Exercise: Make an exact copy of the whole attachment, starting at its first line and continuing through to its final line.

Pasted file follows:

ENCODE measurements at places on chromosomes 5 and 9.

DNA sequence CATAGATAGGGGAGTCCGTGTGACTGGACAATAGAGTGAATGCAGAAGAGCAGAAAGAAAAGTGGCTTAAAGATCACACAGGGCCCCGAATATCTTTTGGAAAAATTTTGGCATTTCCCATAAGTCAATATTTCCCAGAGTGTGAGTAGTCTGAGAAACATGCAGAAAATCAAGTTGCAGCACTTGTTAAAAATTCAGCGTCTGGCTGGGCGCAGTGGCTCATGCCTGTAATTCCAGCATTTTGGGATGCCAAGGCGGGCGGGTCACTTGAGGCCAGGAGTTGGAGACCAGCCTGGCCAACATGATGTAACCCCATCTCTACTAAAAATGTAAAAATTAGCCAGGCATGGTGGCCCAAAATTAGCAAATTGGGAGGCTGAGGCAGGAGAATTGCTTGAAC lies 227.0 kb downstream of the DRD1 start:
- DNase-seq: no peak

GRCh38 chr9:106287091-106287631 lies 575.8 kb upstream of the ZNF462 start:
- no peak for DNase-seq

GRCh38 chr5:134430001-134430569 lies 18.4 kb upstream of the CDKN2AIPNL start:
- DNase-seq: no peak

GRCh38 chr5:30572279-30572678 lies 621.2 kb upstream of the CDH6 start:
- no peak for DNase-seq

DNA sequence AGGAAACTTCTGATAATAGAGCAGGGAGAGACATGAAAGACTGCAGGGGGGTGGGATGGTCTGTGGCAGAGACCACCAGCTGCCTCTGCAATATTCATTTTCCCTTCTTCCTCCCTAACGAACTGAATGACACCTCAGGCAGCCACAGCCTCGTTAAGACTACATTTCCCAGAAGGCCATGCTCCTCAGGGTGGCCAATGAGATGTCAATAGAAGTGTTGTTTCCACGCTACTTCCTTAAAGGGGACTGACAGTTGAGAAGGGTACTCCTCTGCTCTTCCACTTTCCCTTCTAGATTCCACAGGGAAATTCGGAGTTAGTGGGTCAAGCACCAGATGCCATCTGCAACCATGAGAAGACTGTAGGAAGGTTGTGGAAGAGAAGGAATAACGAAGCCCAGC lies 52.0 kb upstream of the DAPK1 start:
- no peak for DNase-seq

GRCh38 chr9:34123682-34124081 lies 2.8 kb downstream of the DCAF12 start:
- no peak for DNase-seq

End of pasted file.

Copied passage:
ENCODE measurements at places on chromosomes 5 and 9.

DNA sequence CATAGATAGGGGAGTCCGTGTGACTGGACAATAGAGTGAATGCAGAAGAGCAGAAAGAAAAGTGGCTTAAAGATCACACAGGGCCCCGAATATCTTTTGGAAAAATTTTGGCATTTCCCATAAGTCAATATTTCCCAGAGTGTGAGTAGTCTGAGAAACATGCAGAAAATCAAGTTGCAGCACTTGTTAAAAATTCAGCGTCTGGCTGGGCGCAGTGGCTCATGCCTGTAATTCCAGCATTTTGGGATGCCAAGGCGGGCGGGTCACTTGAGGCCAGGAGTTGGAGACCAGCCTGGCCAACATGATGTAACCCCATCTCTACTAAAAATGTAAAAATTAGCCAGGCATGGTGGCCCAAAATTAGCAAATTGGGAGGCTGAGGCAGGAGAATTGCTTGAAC lies 227.0 kb downstream of the DRD1 start:
- DNase-seq: no peak

GRCh38 chr9:106287091-106287631 lies 575.8 kb upstream of the ZNF462 start:
- no peak for DNase-seq

GRCh38 chr5:134430001-134430569 lies 18.4 kb upstream of the CDKN2AIPNL start:
- DNase-seq: no peak

GRCh38 chr5:30572279-30572678 lies 621.2 kb upstream of the CDH6 start:
- no peak for DNase-seq

DNA sequence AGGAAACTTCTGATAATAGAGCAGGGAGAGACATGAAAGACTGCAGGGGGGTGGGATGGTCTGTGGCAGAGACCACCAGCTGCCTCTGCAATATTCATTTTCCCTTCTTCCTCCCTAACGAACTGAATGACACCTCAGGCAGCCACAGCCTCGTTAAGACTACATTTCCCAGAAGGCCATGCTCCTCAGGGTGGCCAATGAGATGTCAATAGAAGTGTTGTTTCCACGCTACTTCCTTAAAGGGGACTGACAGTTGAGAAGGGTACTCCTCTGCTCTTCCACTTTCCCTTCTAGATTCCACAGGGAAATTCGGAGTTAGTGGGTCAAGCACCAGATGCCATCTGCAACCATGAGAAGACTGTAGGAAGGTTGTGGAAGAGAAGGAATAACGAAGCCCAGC lies 52.0 kb upstream of the DAPK1 start:
- no peak for DNase-seq

GRCh38 chr9:34123682-34124081 lies 2.8 kb downstream of the DCAF12 start:
- no peak for DNase-seq